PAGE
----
Alibaba’s U-turn on cloud unit spin-off lops $20 billion off its market value. The market capitalization of Alibaba Group (9988. H.K.) dropped by almost $20 billion on Friday due to its decision to abandon plans to spin off its cloud business. The company cited uncertainty regarding the extent to which the United States would restrict shipments to China of chips used in artificial intelligence applications as the reason for its decision.
The Alibaba Group’s Hong Kong shares had their most significant single-day decline in over a year when they finished down 10%.
It was the first market reaction in Asia after the surprise strategic reversal was unveiled late on Thursday. Following the announcement, the company’s U.S.-listed stocks dropped by 9% by the end of trading.
“The shelving is a surprise, and it makes us wonder if there are issues behind the scenes that we aren’t aware of,” said Jon Withaar, the Singapore-based director of Asia Exceptional Circumstances at Pictet Asset Management. “The shelving makes us wonder if there are issues behind the scenes that we aren’t aware of.”
Concerns highlighted by Alibaba about the U.S. export curbs announced by Washington in October came on the heels of similar concerns raised this week by Chinese social media and gaming firm Tencent Holdings (0700. H.K.). Tencent Holdings stated that the restrictions would require looking for alternatives manufactured locally in China. Alibaba’s concerns follow in the footsteps of Tencent Holdings’ statements.
Alibaba, formerly the most valuable stock in Asia, peaked in October 2020 at a valuation of over $830 billion but is now valued at less than a fourth of that amount. This is because businesses took center stage in Beijing’s crackdown on the technology industry and the Chinese economy.
Alibaba directed Reuters’ attention to comments its chairman Joseph Tsai made during an earnings conference on Thursday about how the firm planned to invest in its cloud business when they were asked if there were any other reasons for delaying the initial public offering (IPO).
The most recent news regarding Alibaba highlights the more significant challenges that China’s technology companies are facing. The export controls are making it more difficult for these companies to obtain vital chip supplies from American businesses.
In March, Alibaba made public its intentions to spin off its cloud computing division as a part of the most significant corporate reorganization in its 24-year history, establishing six distinct business divisions.
Analysts had estimated the cloud division’s value to be between $41 and $60 billion. Still, they had cautioned that its listing might attract scrutiny from Chinese and foreign regulators due to the vast amounts of data it maintains.
In addition to disclosing its quarterly profits on Thursday, the Hangzhou-based company placed a listing proposal for its Freshippo grocery business on hold.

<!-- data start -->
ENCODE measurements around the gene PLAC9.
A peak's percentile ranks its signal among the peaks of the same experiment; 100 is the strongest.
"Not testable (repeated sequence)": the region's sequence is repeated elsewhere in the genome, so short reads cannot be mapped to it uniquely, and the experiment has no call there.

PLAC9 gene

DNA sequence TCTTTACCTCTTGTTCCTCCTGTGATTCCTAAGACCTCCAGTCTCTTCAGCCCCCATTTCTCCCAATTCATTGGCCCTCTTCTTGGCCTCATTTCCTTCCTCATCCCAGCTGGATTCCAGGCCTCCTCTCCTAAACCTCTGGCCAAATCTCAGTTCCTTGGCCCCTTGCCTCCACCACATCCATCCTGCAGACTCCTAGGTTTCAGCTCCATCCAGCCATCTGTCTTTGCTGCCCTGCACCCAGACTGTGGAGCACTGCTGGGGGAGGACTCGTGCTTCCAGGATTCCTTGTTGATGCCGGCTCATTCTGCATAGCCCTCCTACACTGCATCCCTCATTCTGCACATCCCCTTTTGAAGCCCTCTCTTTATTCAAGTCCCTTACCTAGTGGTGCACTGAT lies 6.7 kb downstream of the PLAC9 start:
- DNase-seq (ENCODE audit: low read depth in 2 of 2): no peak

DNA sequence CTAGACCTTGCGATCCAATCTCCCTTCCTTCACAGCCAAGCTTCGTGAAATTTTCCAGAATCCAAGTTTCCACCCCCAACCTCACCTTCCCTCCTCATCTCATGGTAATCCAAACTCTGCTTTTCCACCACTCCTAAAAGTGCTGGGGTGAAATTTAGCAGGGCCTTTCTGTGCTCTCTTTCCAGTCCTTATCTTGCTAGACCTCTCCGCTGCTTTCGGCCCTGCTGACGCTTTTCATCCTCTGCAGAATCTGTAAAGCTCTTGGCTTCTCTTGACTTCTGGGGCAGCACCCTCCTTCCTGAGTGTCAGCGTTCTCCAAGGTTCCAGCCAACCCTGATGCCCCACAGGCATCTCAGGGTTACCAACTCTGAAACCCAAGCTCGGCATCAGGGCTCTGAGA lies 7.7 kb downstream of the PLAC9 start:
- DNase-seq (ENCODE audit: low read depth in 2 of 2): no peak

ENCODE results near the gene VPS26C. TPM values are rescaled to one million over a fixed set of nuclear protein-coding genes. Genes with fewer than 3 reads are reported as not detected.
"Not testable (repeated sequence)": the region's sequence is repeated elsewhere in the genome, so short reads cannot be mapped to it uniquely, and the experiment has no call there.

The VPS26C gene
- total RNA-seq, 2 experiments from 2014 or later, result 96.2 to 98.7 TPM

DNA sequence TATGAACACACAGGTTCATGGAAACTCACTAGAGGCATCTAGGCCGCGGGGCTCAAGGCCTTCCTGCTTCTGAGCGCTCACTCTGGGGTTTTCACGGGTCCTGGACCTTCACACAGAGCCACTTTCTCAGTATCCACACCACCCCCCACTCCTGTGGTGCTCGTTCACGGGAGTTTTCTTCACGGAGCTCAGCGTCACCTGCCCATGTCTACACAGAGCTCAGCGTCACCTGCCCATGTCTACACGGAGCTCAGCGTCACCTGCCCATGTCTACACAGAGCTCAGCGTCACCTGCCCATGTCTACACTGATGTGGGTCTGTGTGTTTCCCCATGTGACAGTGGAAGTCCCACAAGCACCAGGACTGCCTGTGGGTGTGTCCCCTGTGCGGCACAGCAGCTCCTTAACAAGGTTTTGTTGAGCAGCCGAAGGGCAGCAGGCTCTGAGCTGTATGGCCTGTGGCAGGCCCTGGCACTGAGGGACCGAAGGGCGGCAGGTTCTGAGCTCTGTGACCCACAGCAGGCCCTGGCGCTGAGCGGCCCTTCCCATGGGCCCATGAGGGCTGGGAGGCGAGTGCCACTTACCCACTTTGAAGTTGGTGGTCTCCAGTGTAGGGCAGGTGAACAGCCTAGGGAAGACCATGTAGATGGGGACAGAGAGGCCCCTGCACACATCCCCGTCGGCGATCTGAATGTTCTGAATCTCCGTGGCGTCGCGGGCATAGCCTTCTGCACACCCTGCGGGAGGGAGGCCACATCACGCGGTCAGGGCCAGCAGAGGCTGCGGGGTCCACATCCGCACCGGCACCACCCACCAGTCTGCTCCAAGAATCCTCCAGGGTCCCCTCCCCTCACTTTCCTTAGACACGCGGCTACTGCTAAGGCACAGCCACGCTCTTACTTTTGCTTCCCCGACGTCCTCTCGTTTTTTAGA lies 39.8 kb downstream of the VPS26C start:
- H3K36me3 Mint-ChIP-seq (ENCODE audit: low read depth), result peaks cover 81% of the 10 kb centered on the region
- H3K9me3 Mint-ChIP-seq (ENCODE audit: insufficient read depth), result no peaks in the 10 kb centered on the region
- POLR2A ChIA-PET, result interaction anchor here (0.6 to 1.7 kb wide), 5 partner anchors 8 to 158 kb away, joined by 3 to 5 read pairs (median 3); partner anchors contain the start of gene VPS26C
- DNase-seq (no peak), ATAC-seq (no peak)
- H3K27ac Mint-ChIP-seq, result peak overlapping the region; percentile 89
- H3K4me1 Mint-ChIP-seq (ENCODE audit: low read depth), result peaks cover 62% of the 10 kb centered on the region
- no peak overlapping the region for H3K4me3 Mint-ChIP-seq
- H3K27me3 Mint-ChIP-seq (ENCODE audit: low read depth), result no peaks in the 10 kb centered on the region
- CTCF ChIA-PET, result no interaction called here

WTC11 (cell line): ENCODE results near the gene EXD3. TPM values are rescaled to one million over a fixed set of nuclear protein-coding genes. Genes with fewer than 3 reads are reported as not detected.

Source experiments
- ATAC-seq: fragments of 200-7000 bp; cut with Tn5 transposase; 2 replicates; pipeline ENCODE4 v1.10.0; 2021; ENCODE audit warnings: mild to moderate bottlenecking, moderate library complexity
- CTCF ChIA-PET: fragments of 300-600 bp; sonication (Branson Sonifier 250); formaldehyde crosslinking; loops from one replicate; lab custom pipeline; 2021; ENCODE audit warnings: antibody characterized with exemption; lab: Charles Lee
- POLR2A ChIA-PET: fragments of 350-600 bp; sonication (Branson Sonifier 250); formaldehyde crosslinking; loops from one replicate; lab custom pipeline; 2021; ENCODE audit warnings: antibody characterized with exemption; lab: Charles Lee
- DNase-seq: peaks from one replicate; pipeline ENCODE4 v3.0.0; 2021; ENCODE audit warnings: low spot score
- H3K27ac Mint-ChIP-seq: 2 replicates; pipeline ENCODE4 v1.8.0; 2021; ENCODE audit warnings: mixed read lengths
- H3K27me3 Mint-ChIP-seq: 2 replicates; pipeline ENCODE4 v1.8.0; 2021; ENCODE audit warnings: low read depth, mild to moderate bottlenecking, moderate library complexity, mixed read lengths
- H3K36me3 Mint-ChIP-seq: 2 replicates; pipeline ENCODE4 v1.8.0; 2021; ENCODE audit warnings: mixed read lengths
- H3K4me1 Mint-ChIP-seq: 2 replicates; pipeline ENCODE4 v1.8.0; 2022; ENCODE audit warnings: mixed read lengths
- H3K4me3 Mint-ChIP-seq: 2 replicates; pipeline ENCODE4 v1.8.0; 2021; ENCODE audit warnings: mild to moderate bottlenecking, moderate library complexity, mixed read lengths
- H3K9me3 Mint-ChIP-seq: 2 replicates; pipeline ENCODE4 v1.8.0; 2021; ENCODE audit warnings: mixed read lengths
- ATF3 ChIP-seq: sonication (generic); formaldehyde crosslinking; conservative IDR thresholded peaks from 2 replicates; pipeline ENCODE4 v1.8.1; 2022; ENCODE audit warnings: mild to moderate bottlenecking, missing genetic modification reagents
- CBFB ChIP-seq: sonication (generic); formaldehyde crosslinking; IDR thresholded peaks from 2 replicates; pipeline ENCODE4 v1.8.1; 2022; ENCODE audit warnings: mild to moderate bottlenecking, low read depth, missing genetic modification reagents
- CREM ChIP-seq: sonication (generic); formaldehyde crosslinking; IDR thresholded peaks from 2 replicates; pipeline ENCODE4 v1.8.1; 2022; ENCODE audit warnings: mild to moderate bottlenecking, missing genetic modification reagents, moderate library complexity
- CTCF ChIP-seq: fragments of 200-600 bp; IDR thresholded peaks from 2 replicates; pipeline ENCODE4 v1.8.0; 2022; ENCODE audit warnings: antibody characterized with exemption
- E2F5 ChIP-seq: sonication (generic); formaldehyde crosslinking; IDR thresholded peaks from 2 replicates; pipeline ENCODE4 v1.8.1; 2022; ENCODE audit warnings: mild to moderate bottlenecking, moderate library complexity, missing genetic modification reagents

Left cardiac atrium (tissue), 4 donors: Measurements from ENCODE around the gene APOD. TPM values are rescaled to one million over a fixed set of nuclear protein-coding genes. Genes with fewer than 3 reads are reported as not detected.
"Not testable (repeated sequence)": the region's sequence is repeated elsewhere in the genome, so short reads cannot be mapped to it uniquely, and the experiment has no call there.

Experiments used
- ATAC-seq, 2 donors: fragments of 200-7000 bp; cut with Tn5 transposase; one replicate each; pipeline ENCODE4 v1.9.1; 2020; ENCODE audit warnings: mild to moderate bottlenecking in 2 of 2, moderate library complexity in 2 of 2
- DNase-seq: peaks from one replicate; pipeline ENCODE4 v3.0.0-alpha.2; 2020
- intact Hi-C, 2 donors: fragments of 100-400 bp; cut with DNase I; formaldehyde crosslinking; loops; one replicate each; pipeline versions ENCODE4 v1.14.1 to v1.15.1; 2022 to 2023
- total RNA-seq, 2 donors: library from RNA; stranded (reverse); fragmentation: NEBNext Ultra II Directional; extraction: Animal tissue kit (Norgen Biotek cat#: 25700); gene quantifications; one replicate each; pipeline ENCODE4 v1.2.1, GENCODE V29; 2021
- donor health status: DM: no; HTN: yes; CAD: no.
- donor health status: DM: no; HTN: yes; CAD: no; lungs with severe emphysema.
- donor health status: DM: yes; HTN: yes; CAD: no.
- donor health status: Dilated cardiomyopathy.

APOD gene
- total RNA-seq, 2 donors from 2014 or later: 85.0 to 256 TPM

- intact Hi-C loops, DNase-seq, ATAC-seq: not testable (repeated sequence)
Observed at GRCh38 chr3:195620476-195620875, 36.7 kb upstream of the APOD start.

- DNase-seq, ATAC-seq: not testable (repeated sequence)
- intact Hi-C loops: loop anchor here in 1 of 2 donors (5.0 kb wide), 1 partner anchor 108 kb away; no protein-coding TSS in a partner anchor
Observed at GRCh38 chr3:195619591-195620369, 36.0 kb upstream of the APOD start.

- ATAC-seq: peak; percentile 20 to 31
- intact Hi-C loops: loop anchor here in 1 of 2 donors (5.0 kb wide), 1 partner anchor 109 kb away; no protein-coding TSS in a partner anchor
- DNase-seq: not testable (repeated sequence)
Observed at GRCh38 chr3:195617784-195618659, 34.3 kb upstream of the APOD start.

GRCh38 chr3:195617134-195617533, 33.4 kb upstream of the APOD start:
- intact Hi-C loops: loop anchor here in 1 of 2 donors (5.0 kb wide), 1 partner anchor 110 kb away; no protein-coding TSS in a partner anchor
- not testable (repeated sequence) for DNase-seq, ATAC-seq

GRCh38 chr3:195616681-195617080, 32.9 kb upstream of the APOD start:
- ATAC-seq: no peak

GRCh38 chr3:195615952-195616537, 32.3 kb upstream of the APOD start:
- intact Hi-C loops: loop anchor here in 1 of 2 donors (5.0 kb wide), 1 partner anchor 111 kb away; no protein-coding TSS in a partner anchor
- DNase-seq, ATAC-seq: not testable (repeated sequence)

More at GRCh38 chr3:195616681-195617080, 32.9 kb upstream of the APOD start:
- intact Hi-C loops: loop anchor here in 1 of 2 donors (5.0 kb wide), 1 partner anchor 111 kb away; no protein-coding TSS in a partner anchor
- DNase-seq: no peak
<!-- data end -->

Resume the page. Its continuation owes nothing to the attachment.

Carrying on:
Analysts predicted that the news that Jack Ma, a co-founder of Alibaba and a former chief executive, intended to sell 10 million American Depository Shares in Alibaba could impact the business’s stock price.
“Despite no longer being involved in operations, we believe that Ma’s selling Alibaba at a depressed valuation may hurt sentiment,” a UBS analyst named Kenneth Fong said in a note earlier this week.
CENTER ON AI
During a call after the release of Alibaba’s quarterly earnings on Thursday, Chairman Joseph Tsai stated that the firm will now concentrate on expanding its cloud business and providing funding for its artificial intelligence (AI) drivers.
According to some experts, keeping the cloud business might help Alibaba advance in the artificial intelligence space.
The firm believes the chip prohibition will significantly and negatively impact products and services in the long run. “But it also points to the increasing importance of retaining the cloud unit given the surging demand for A.I. computing in China,” said U.S. Tiger Research analyst Bo Pei. “It also points to the increasing importance of retaining the cloud unit.”
According to LSEG statistics, experts predicted that Alibaba would post sales of 224.32 billion yuan for the second quarter, but the company recorded revenue of 224.79 billion yuan ($31.01 billion).
On the call, Eddie Wu, the Chief Executive Officer of Alibaba, provided a comprehensive overview of the firm’s plans. He stated that each of Alibaba’s companies would approach the market more autonomously and that the company would carry out a strategic assessment to differentiate between “core” and “non-core” operations.
Some observers have stated that they have a favorable impression of Wu’s approach and that it is reasonable to anticipate that he would reevaluate the choices taken by his immediate predecessor, Daniel Zhang, who unexpectedly resigned in September, barely two months after emphasizing cloud computing.
According to an analyst at Union Bancaire Privée named Vey-Sern Ling, “Giving away the cloud business clearly isn’t the best way to enhance shareholder value any more, given depressed market valuations and the fact that the share price has barely moved since the announcement.”
Additionally, the business stated that it intends to move on with a listing of Alibaba’s logistics subsidiary, Cainiao, which applied to an initial public offering in Hong Kong in September.
In addition, it is getting ready to seek outside funding for its international digital commerce subsidiary, which is home to several overseas platforms, including Lazada and Alibaba.com.